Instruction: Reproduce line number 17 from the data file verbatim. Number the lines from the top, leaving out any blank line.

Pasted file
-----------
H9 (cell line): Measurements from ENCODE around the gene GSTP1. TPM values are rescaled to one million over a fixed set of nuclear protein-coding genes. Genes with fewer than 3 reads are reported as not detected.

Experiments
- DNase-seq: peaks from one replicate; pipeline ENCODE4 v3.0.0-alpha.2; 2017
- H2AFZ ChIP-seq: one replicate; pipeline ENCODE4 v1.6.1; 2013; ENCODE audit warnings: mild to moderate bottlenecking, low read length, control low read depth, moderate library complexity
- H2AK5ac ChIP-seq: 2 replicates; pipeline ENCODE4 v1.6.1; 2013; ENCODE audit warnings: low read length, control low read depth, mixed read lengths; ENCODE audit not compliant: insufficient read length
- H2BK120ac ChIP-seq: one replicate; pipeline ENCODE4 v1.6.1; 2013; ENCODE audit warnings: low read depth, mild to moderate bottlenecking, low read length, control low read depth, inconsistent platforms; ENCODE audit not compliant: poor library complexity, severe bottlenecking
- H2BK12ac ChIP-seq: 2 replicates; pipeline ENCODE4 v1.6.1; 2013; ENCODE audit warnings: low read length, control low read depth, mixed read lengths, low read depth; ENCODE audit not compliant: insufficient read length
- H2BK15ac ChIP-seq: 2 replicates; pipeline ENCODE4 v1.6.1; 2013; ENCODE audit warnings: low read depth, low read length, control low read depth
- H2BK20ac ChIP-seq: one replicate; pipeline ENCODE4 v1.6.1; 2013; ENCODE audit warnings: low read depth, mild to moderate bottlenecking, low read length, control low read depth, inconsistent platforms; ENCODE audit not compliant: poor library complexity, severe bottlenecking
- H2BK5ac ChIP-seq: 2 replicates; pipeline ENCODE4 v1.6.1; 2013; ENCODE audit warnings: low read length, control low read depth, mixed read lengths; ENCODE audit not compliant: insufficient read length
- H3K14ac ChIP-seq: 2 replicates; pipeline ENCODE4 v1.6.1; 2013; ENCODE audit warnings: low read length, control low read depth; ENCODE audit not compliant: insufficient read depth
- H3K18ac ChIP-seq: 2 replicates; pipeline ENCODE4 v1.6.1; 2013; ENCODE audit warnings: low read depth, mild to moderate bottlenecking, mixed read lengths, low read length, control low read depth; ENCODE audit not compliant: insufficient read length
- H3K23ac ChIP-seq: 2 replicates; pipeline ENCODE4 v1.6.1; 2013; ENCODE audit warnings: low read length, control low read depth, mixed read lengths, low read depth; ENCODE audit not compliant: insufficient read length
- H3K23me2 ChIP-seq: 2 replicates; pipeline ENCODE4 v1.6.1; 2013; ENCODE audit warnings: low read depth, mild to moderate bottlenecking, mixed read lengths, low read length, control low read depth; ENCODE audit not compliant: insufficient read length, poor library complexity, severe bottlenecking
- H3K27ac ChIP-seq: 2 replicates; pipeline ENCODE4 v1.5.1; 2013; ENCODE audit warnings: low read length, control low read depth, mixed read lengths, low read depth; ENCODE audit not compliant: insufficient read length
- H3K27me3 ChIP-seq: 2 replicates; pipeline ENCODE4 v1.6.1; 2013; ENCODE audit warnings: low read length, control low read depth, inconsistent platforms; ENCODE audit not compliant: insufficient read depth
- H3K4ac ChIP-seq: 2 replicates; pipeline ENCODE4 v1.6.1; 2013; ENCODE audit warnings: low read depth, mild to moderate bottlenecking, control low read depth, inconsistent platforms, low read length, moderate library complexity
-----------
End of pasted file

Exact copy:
- H3K4ac ChIP-seq: 2 replicates; pipeline ENCODE4 v1.6.1; 2013; ENCODE audit warnings: low read depth, mild to moderate bottlenecking, control low read depth, inconsistent platforms, low read length, moderate library complexity